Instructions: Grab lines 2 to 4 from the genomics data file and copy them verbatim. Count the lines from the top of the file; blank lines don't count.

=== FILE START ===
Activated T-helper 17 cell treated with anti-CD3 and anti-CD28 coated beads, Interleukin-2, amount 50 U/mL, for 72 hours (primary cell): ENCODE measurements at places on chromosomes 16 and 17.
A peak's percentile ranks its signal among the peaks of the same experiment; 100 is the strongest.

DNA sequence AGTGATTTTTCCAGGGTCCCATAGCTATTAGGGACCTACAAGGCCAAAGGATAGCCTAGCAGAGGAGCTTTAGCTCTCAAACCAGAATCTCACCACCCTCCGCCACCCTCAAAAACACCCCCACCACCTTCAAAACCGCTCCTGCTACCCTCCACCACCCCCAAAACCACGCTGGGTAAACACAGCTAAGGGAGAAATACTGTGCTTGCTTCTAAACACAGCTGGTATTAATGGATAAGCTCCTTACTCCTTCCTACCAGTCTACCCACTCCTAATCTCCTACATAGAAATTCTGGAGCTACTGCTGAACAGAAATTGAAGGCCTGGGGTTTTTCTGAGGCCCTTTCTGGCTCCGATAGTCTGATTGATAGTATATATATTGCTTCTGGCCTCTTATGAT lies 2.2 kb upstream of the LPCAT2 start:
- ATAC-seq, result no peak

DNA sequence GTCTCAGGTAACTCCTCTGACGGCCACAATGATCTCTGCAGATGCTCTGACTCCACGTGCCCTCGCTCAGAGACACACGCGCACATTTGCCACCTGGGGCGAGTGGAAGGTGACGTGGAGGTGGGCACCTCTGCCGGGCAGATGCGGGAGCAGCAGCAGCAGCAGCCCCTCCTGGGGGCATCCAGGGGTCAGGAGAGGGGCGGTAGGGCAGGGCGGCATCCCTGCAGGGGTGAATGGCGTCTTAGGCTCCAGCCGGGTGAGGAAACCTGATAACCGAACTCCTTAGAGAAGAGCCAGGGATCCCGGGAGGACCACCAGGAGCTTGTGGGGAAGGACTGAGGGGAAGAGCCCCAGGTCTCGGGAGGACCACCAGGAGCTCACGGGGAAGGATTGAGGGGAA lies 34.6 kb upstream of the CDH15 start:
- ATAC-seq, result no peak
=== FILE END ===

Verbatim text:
A peak's percentile ranks its signal among the peaks of the same experiment; 100 is the strongest.

DNA sequence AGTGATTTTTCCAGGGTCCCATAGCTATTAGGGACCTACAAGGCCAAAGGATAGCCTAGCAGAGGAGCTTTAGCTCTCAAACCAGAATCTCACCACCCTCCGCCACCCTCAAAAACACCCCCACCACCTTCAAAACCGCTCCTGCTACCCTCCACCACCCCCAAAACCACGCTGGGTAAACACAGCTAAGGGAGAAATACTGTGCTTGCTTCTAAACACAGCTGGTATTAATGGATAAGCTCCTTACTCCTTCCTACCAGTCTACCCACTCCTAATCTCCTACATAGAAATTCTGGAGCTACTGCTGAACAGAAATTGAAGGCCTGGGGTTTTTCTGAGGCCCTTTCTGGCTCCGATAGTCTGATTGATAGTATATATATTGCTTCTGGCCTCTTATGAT lies 2.2 kb upstream of the LPCAT2 start:
- ATAC-seq, result no peak